And then the fun began.

His wedge on the 110-yard seventh hole that drops down into the Pacific went long and plugged in the back bunker, impossible because of the back pin and a fast green that slopes toward the front. He splashed out so perfectly that it took a few hops in the rough before reaching the green, slow enough to stop 2 feet away for a tap-in par.

Even for Mickelson, it rates among his best.

Then, his 50-foot bunker shot on the tough eighth rolled inches from the cup on No. 8. More trouble supposedly awaited on the 13th when his approach peeled into the left bunker. He raised both arms when that dropped. And on the par-5 14th, he made a mistake by not hitting his punch wedge hard enough. It rolled down the slope, off the green and back into the fairway. Mickelson’s long chip from 90 feet banged into the pin and dropped for birdie.

Mickelson missed two birdie putts from inside 10 feet. And while he hit only nine greens in regulation, he usually had a reasonable angle to the pin to save par – or make birdie, as was the case twice for him.

That leaves a Sunday with plenty at stake for the leading three players.

Mickelson said earlier in the week he would not accept a special exemption for the U.S. Open if he needed one. A victory at Pebble – the 45th of his career – would go a long way toward solving that.

Taylor can validate his first win since his rookie season, an opposite-field event at the time. The Canadian has never been to the Masters and has played in only four majors, two as an amateur.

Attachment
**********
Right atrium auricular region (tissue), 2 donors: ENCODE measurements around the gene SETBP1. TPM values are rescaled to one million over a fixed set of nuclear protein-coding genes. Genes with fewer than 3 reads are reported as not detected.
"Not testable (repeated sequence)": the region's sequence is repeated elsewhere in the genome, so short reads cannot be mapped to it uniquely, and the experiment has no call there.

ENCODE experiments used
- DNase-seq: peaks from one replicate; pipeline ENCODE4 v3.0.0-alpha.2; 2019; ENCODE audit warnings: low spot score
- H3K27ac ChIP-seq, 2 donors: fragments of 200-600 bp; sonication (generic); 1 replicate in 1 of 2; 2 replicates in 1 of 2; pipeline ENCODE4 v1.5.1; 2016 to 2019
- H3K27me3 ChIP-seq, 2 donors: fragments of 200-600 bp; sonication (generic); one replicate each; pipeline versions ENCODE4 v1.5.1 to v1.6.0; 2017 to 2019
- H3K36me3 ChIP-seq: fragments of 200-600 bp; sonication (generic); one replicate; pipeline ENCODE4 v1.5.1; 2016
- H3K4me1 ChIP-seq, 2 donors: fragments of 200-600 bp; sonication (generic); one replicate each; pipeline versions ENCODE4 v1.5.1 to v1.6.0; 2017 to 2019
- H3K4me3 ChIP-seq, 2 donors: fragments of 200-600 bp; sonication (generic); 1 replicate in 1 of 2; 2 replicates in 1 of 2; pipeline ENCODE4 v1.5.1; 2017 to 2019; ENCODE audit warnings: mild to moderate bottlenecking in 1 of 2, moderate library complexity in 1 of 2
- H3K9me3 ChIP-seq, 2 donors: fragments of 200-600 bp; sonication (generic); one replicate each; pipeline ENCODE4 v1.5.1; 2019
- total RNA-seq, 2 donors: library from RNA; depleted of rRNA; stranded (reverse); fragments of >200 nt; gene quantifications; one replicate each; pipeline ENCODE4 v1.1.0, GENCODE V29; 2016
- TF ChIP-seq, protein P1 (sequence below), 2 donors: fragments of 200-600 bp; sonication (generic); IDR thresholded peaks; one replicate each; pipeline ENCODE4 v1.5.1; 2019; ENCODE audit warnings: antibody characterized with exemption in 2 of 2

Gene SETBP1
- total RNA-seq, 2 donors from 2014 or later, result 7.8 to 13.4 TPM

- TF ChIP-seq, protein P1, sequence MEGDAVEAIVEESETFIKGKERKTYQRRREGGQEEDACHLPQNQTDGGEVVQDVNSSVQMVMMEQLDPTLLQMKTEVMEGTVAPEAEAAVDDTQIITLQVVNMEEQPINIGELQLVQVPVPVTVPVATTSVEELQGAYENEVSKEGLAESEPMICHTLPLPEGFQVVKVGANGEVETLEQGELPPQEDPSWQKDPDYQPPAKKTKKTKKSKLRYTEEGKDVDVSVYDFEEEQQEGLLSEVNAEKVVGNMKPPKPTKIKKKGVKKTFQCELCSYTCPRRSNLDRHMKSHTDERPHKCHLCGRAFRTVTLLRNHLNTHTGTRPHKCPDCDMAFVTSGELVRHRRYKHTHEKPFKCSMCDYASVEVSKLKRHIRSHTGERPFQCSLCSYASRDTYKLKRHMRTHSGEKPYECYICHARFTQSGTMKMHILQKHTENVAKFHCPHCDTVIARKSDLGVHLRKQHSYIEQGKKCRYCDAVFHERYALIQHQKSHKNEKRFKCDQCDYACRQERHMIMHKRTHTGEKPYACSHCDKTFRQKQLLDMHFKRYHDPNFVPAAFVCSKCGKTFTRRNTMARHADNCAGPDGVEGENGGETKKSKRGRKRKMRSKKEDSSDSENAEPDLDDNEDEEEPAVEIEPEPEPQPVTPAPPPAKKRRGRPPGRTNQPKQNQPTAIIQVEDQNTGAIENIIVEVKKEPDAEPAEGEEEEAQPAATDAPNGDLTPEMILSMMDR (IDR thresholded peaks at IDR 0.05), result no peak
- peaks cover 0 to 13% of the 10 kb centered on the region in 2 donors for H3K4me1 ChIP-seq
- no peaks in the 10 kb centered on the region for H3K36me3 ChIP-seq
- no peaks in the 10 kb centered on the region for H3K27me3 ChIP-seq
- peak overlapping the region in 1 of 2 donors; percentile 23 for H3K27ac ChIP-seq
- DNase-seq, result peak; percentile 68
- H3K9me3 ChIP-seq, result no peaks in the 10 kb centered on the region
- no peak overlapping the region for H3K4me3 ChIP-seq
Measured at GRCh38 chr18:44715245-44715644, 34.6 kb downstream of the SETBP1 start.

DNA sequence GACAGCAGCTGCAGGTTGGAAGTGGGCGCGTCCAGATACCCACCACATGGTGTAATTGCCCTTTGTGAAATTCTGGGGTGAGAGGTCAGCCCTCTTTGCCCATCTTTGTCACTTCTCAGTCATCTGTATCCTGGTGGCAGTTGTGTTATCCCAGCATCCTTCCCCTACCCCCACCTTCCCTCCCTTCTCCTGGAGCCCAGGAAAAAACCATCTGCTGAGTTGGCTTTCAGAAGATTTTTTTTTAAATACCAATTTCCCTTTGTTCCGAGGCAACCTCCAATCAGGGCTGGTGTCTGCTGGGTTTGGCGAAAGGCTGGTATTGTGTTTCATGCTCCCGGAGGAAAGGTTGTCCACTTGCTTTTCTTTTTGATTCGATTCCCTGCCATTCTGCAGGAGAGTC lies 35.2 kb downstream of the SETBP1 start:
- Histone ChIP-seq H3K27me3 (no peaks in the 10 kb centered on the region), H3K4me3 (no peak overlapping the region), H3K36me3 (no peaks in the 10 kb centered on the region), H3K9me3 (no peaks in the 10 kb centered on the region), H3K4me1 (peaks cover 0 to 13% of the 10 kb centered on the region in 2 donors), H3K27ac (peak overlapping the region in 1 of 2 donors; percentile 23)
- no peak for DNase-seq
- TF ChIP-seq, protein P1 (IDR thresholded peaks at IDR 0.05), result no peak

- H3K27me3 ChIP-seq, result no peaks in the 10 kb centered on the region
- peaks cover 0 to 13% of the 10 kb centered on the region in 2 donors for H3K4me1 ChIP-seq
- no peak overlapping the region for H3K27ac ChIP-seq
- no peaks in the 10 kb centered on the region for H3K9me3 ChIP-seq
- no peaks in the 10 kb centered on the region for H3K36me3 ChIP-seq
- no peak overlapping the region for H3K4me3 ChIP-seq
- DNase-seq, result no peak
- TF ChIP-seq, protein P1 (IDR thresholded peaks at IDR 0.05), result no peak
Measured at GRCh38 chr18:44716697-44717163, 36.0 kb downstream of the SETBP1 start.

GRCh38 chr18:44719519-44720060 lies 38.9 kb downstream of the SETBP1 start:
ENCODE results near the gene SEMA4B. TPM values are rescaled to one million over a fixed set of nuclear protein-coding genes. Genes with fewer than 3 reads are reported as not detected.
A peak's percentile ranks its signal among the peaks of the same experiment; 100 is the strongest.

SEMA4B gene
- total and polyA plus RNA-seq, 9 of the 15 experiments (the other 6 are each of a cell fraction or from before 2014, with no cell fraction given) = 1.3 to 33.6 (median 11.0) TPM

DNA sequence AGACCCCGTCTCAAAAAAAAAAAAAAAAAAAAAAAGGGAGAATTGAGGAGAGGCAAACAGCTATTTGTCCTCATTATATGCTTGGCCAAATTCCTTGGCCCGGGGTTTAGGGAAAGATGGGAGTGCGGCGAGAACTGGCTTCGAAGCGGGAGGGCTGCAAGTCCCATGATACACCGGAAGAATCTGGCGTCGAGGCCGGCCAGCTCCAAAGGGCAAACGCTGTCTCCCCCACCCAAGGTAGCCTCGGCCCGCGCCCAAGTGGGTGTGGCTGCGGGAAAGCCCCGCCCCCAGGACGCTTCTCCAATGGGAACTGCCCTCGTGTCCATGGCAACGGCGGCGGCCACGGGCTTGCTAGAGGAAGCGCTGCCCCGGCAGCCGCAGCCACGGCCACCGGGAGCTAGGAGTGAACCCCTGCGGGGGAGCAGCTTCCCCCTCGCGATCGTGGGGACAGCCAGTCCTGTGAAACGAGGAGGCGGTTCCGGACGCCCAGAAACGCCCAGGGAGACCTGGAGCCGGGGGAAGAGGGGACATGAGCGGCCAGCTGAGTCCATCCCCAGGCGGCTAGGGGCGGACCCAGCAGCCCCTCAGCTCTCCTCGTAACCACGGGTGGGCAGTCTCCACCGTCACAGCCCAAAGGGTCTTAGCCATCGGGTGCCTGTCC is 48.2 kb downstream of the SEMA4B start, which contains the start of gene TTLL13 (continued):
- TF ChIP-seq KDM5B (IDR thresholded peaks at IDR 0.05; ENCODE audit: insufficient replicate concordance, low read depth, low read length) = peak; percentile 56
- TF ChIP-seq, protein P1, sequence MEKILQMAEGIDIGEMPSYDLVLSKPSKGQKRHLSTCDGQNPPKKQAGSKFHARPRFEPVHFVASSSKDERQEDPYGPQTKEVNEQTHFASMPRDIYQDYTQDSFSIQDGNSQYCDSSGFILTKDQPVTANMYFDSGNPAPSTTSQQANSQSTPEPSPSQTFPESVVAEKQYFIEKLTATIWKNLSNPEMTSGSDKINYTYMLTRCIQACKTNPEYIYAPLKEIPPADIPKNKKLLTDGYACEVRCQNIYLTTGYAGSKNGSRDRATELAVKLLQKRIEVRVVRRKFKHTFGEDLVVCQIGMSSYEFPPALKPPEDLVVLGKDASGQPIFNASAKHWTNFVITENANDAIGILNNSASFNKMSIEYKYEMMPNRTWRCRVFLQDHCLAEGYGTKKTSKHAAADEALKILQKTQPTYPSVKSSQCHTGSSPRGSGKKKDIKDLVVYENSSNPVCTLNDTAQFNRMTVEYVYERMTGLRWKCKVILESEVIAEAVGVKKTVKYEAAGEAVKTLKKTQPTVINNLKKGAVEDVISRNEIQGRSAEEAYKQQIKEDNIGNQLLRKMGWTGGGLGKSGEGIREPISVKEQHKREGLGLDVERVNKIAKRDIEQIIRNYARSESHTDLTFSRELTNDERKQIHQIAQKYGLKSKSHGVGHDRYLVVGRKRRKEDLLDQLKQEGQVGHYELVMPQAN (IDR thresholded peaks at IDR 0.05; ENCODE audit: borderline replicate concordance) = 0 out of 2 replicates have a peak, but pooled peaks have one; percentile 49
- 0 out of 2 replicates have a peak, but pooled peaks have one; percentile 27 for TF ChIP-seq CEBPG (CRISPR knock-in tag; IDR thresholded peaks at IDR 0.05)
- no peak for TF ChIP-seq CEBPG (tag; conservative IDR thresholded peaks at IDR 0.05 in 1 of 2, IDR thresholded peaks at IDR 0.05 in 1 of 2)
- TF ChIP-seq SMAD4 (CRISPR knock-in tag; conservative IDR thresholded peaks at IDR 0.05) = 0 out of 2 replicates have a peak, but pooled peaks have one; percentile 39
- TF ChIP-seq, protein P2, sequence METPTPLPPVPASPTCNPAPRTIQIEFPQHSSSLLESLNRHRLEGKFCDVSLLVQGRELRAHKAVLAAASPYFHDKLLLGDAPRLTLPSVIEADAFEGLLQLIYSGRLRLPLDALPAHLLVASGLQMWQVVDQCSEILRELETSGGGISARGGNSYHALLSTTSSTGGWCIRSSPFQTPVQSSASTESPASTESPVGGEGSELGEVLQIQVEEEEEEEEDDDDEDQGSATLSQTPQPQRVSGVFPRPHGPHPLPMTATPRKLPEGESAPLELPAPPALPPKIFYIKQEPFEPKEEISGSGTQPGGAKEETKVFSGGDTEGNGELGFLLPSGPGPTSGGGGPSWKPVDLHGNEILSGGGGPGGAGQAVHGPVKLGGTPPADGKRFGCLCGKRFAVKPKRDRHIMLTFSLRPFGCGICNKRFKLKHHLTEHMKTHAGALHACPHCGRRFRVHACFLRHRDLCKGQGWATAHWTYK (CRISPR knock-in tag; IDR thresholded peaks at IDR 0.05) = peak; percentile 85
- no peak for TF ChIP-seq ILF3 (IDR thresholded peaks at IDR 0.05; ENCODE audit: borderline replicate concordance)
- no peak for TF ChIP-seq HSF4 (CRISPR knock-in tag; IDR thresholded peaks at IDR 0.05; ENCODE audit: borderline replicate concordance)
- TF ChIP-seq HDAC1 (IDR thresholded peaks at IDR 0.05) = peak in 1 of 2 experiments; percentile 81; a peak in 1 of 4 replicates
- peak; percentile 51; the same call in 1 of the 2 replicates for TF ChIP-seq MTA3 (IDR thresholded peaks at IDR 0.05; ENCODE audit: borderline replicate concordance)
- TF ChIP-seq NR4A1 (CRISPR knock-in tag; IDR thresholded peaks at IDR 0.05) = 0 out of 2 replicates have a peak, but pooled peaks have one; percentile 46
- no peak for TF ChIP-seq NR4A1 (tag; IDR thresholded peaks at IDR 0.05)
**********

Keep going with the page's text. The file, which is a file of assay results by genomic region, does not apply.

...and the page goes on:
Day, meanwhile, is a former No. 1 who spent most of last year injured and frustrated. He has gone nearly two years since his last win, and was in danger of falling out of the top 50 if he didn’t starting getting better results.

LPGA

Ayean Cho shot a 2-under 70 on a difficult day for scoring to take a one-stroke lead over Madelene Sagstrom after three rounds of the  Vic Open at Barwon Heads, Australia.

The tournament at the 13th Beach Golf Links also feature a European Tour men’s tournament running alongside the women’s event.

Choi had a three-round total of 12-under 205. Canada’s Alena Sharp was in third, two strokes behind Cho after a 70.

In the men’s event, Min Woo Lee eagled the 18th hole for 4-under 68 to take a three-stroke lead over three-time European Tour winner Marcus Fraser and fellow Australian Travis Smyth.

“I knew it was going to be difficult coming in, it was going to be a grind today,” Sagstrom told a television commentator before completing her round. “I am going to be tired after this.”